February 17, 2013

How do you tell the difference between the RBA and Not the RBA?

Answer: The RBA is being bought up by foreigners with suitcases full of cash going to individual sellers.  Not the Real Bay Area is being bought up by investors with envelopes full of cashiers checks going to banks.

Report: Investors buy nearly half of Oakland’s foreclosed homes

Real estate firms turning properties into rentals, becoming "massive landlords" in some neighborhoods, critics say

130216-investors-suitcaseby Aaron Glantz, Bay Citizen — June 28, 2012, 11:01 a.m.

The rental listing advertises a “gorgeous remodeled craftsman-style house” with three bedrooms, two bathrooms, a converted basement, a large deck and a backyard for $2,595 a month.

Eight months ago, this West Oakland home was owned and occupied by Theodros Shawl, a local chiropractor. Shawl bought the house in 2004, his first since emigrating from Ethiopia in 1990. Over the years, Shawl said, he rebuilt the home’s foundation and replaced its aging plumbing and electrical systems.

“I liked the fact that it was an older home, that I could repair and paint and fix there on the weekends. I was always at Home Depot,” said Shawl, 40. “I was living the American Dream.”

Last October, after being sidelined with a wrist injury, Shawl lost his home to foreclosure; in May, Bank of America sold it to a real estate investment firm, REO Homes 2 LLC, a company founded in 2010 by Bay Area businessman Neill Sullivan.

130216-investors-cashiersLest you think this is a trend only in the depressed parts of the Bay Area, we assure you that it isn’t.  Real Estate Investment Trusts are back, mostly because there doesn’t seem to be a lot of places to get reasonable returns these days.  A recent article in The New Republic covers the growing national trend of paying cash for foreclosures and turning them into rentals.  Needless to say, actual would-be buyers are finding themselves aced out of the bottom-feeding.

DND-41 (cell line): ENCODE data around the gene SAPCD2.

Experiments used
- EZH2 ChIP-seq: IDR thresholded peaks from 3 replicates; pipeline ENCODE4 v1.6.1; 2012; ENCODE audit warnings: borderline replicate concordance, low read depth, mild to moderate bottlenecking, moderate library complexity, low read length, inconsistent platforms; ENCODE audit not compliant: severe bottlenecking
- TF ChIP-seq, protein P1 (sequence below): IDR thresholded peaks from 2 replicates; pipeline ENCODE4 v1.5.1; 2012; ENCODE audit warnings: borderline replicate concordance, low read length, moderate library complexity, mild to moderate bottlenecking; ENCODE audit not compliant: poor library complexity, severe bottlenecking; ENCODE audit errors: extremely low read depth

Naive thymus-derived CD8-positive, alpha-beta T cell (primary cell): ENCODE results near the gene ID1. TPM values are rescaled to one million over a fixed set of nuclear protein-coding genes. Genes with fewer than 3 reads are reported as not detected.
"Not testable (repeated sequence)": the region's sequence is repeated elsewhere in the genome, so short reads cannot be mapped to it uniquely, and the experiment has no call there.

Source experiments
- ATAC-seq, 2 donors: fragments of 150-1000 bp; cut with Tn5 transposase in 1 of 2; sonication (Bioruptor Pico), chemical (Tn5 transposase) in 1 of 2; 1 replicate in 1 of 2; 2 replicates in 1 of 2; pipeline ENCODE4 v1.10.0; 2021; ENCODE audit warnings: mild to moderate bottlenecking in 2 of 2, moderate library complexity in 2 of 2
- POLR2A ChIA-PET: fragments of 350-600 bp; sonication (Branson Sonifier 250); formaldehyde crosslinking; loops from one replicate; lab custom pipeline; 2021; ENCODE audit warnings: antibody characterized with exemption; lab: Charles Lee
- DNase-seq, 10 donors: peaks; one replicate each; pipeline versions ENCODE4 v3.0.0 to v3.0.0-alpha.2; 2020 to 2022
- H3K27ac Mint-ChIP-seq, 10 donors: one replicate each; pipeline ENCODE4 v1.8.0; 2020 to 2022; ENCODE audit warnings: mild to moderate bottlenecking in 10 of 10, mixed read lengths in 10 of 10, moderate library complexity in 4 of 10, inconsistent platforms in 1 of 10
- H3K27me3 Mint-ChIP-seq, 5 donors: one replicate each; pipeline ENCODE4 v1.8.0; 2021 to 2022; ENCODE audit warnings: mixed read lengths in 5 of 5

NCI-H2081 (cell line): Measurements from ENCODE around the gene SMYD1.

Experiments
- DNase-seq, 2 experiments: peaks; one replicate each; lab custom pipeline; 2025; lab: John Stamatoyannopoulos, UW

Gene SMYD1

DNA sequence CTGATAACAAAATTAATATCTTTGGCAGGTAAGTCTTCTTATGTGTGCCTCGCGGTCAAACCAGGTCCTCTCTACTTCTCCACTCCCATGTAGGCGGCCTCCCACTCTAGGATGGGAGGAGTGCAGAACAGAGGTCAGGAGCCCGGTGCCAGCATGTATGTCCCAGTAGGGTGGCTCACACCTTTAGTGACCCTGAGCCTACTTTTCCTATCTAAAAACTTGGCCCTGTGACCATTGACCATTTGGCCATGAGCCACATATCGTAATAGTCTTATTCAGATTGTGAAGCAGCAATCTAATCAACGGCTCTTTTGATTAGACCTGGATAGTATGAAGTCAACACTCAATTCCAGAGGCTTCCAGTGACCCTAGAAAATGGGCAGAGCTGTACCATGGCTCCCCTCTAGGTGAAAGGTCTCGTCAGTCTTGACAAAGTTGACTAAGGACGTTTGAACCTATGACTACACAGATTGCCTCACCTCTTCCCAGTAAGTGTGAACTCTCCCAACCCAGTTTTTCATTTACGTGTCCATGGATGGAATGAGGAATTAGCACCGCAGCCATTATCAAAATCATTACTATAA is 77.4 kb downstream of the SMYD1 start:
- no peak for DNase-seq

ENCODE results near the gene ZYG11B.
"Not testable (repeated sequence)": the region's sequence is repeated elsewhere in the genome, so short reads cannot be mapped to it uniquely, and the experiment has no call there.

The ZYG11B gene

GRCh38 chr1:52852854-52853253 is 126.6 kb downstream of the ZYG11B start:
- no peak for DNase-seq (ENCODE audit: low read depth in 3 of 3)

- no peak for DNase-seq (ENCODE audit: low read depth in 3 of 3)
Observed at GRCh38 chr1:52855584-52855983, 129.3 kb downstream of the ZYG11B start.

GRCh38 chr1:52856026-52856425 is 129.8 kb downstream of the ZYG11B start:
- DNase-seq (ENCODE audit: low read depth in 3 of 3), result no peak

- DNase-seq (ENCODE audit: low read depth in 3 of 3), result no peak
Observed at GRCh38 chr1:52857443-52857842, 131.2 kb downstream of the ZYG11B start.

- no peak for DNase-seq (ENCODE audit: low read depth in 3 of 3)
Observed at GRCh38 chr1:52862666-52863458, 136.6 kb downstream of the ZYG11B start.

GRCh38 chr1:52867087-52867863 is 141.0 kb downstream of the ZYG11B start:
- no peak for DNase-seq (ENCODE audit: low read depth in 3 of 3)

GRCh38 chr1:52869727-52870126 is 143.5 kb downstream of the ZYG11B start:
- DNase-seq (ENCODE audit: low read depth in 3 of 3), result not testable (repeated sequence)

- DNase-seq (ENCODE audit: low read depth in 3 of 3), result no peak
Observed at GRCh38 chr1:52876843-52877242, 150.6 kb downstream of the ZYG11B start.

Your New Landlord Works on Wall Street

130216-investors-hedgeHedge funds are snatching up rental homes at an alarming rate

BY DAVID DAYEN, The New Republic, February 16, 2013

Housing analysts have been giddy for the past year about the comeback of their industry, whose collapse led to the Great Recession. Sure, 2012 was actually the third-worst year for housing ever—but it still beat 2010 and 2011. New and existing home sales, housing starts, and prices jumped in 2012, and experts expect an even stronger recovery for 2013.

It’s clear why people are so excited: Housing typically leads economic recoveries. As more people build equity in their homes, they feel more free to spend disposable income and increase economic activity, a phenomenon known as the “wealth effect.”  So a bullish outlook for housing would seemingly augur a long-awaited recovery to Main Street. But the more you look into it, the clearer it becomes that it’s not being driven by the typical American families who lost their homes in the economic crash. In fact, it’s being fueled by the banks and hedge funds whose speculation caused that crash in the first place.

If you’ve signed a lease in the past year, there’s a good chance your landlord wears a tailored suit and works on Wall Street. One of the hottest trends in the financial sector is known as “REO-to-rental.” Over the past couple years, hedge funds, private equity firms and the biggest banks have raised massive amounts of capital to buy distressed or foreclosed single-family homes, often in bulk, at bargain prices. Their strategy is to convert them to rental units for a while before reselling them when prices appreciate. The Wall Street firms are scooping up properties in the hardest-hit areas, promising high returns for the rental revenue streams—up to 10 percent annually —and starting bidding wars that have driven up some prices well above national averages. It’s the next Wall Street gold rush, with all the warning signs of a renewed speculative bubble.